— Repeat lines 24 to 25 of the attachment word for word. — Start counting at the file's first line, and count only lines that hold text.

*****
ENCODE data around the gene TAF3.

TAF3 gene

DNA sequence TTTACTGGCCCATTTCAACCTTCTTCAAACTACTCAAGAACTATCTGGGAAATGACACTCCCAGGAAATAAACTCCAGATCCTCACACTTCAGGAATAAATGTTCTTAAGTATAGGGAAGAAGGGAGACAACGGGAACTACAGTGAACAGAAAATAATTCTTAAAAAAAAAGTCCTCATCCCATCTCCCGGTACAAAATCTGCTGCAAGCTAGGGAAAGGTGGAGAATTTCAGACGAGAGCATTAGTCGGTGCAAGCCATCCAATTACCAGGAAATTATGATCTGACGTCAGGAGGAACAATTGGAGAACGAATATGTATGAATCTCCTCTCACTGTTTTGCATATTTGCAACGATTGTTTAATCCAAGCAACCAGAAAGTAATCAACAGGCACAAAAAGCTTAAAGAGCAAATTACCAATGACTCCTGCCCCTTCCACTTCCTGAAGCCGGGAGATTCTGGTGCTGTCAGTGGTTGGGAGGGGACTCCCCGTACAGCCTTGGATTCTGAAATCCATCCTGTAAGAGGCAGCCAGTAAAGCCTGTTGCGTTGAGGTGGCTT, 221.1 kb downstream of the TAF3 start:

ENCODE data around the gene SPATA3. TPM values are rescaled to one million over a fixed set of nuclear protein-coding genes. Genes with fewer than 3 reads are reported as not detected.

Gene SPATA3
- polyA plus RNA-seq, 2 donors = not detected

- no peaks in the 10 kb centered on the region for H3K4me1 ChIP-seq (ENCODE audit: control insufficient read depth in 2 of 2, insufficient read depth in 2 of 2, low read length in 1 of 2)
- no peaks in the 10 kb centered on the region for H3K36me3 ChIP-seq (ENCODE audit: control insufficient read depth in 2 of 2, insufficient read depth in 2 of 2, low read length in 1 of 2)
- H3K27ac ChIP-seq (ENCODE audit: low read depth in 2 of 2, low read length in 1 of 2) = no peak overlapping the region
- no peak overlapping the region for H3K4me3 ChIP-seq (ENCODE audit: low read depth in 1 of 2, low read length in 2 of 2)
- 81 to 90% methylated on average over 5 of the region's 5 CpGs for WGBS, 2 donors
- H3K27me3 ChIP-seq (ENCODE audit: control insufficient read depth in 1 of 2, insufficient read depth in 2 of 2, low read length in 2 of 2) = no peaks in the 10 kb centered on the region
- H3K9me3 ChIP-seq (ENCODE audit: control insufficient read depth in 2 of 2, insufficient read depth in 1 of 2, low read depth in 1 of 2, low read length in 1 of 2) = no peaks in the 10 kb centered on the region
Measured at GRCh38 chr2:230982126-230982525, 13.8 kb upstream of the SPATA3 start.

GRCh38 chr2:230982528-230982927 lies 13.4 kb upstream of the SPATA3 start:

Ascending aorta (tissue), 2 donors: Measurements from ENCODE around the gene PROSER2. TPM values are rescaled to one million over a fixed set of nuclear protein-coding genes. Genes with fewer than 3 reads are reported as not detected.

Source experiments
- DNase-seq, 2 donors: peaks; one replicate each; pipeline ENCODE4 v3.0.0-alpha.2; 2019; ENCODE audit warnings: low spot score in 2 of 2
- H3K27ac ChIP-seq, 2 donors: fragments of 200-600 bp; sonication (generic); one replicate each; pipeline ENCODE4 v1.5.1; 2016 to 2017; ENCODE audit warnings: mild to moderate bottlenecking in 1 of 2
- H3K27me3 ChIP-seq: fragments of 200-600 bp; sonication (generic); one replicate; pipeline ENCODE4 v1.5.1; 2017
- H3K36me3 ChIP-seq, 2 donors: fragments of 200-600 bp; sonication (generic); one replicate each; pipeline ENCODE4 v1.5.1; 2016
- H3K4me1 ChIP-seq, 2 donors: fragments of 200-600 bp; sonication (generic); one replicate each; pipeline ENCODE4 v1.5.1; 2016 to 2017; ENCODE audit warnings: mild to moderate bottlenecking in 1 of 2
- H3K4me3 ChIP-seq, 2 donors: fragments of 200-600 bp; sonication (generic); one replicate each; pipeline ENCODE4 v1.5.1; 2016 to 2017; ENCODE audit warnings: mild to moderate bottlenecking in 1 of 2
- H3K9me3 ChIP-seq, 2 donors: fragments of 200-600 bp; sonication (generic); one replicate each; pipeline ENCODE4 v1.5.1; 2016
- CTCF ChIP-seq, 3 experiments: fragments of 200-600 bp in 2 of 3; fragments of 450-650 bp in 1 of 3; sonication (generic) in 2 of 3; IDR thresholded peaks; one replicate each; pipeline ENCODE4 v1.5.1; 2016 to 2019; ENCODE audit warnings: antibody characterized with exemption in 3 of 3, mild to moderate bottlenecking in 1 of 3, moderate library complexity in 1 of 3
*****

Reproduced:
- H3K9me3 ChIP-seq, 2 donors: fragments of 200-600 bp; sonication (generic); one replicate each; pipeline ENCODE4 v1.5.1; 2016
- CTCF ChIP-seq, 3 experiments: fragments of 200-600 bp in 2 of 3; fragments of 450-650 bp in 1 of 3; sonication (generic) in 2 of 3; IDR thresholded peaks; one replicate each; pipeline ENCODE4 v1.5.1; 2016 to 2019; ENCODE audit warnings: antibody characterized with exemption in 3 of 3, mild to moderate bottlenecking in 1 of 3, moderate library complexity in 1 of 3